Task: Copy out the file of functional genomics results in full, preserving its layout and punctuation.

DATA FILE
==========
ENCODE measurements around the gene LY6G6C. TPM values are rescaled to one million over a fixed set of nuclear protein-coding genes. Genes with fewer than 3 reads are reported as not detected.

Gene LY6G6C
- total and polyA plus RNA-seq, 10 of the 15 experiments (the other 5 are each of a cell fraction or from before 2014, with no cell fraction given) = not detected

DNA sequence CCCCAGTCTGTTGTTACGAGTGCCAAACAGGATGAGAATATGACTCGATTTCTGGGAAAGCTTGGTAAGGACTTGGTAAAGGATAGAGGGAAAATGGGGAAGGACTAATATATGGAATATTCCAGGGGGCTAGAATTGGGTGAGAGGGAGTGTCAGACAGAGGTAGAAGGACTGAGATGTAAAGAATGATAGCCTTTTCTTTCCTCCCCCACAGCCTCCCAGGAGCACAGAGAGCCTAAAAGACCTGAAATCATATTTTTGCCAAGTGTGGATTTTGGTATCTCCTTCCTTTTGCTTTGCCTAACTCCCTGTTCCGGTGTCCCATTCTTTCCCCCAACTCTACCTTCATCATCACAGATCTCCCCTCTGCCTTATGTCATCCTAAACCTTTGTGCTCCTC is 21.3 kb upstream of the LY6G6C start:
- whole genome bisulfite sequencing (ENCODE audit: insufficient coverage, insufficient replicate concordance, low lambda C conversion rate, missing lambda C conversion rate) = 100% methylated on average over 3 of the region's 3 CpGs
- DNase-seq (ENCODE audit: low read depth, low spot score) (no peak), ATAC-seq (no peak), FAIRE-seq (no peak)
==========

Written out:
ENCODE measurements around the gene LY6G6C. TPM values are rescaled to one million over a fixed set of nuclear protein-coding genes. Genes with fewer than 3 reads are reported as not detected.

Gene LY6G6C
- total and polyA plus RNA-seq, 10 of the 15 experiments (the other 5 are each of a cell fraction or from before 2014, with no cell fraction given) = not detected

DNA sequence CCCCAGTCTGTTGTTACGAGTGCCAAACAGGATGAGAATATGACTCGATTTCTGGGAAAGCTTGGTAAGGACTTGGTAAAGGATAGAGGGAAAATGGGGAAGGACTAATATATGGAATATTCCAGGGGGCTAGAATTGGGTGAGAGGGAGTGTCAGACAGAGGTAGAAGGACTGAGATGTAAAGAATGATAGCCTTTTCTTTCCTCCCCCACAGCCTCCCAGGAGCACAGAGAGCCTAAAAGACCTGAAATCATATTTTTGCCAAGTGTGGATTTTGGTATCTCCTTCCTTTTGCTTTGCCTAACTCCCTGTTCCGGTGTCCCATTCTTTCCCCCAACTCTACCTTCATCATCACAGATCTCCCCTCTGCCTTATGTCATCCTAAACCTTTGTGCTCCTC is 21.3 kb upstream of the LY6G6C start:
- whole genome bisulfite sequencing (ENCODE audit: insufficient coverage, insufficient replicate concordance, low lambda C conversion rate, missing lambda C conversion rate) = 100% methylated on average over 3 of the region's 3 CpGs
- DNase-seq (ENCODE audit: low read depth, low spot score) (no peak), ATAC-seq (no peak), FAIRE-seq (no peak)